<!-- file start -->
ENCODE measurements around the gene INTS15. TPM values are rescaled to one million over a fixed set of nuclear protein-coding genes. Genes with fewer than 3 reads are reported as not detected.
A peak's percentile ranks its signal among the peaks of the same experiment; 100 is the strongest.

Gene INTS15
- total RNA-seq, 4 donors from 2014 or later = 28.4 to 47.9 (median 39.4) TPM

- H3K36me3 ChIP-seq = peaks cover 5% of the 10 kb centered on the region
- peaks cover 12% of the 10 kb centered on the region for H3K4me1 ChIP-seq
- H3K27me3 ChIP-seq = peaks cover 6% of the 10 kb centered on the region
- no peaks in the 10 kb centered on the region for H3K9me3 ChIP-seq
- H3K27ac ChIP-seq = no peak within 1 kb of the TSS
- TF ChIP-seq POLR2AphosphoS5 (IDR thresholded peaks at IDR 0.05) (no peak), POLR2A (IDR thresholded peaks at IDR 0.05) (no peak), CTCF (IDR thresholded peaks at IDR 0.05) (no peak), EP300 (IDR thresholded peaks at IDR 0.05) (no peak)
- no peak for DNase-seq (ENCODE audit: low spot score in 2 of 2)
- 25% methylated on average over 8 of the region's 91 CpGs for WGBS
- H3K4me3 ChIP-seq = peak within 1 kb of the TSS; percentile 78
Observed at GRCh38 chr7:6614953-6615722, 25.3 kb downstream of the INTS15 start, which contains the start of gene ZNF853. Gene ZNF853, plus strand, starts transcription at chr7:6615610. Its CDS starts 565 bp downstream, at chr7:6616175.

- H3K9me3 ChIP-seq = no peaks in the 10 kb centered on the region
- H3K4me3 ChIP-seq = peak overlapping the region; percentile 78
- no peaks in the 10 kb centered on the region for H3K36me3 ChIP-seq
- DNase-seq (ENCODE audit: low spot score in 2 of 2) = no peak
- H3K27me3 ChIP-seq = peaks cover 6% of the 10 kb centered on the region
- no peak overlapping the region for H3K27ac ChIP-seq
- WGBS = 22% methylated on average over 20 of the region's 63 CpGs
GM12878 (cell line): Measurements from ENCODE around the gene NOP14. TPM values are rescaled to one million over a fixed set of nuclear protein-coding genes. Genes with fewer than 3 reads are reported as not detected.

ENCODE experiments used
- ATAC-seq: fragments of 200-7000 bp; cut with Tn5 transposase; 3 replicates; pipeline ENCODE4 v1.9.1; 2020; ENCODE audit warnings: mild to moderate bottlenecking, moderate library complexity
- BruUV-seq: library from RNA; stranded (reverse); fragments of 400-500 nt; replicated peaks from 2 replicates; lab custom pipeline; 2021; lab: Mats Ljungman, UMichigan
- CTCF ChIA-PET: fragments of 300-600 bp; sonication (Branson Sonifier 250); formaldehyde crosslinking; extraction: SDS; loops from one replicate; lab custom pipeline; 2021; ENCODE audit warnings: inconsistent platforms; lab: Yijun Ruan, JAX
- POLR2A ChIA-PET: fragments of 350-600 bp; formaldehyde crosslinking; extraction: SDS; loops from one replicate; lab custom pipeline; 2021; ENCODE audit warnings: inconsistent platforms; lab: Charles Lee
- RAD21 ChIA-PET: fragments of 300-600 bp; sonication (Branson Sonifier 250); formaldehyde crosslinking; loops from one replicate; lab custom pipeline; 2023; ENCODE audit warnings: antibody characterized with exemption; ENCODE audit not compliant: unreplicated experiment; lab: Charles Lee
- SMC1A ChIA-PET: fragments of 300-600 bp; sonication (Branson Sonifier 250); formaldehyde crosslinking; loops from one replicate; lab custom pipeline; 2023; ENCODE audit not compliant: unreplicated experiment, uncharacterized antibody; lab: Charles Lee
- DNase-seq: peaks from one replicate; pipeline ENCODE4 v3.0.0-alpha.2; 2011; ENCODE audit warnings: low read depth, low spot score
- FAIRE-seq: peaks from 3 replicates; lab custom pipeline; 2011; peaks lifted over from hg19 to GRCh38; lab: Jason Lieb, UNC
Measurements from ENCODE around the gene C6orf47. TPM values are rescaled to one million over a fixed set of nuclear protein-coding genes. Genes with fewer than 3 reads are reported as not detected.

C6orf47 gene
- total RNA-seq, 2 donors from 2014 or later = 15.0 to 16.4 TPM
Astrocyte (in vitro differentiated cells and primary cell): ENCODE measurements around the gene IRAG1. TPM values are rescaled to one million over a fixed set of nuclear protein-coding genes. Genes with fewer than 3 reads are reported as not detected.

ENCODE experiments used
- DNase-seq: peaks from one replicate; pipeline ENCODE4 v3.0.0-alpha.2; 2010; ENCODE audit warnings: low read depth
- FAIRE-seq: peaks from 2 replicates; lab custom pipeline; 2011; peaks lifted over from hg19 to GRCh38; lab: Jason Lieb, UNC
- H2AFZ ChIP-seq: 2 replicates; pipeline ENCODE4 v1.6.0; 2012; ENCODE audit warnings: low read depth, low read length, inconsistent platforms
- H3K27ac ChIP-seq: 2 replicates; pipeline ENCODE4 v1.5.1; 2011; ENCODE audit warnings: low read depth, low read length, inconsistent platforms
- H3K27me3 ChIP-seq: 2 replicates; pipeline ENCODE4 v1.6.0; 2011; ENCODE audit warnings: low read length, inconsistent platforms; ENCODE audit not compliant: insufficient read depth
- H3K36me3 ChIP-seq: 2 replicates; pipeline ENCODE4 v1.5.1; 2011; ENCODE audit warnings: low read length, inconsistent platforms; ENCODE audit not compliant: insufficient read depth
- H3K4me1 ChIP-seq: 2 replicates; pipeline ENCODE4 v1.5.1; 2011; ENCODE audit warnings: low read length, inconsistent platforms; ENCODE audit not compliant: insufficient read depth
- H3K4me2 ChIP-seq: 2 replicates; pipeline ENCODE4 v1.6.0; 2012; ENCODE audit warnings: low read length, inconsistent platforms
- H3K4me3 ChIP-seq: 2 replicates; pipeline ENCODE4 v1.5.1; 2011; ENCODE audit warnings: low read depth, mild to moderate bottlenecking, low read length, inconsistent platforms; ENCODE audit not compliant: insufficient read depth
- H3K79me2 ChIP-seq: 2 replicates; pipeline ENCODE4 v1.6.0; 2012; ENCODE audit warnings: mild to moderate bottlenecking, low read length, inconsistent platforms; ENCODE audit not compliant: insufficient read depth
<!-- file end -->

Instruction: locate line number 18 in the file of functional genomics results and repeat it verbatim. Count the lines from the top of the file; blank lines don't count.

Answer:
- DNase-seq (ENCODE audit: low spot score in 2 of 2) = no peak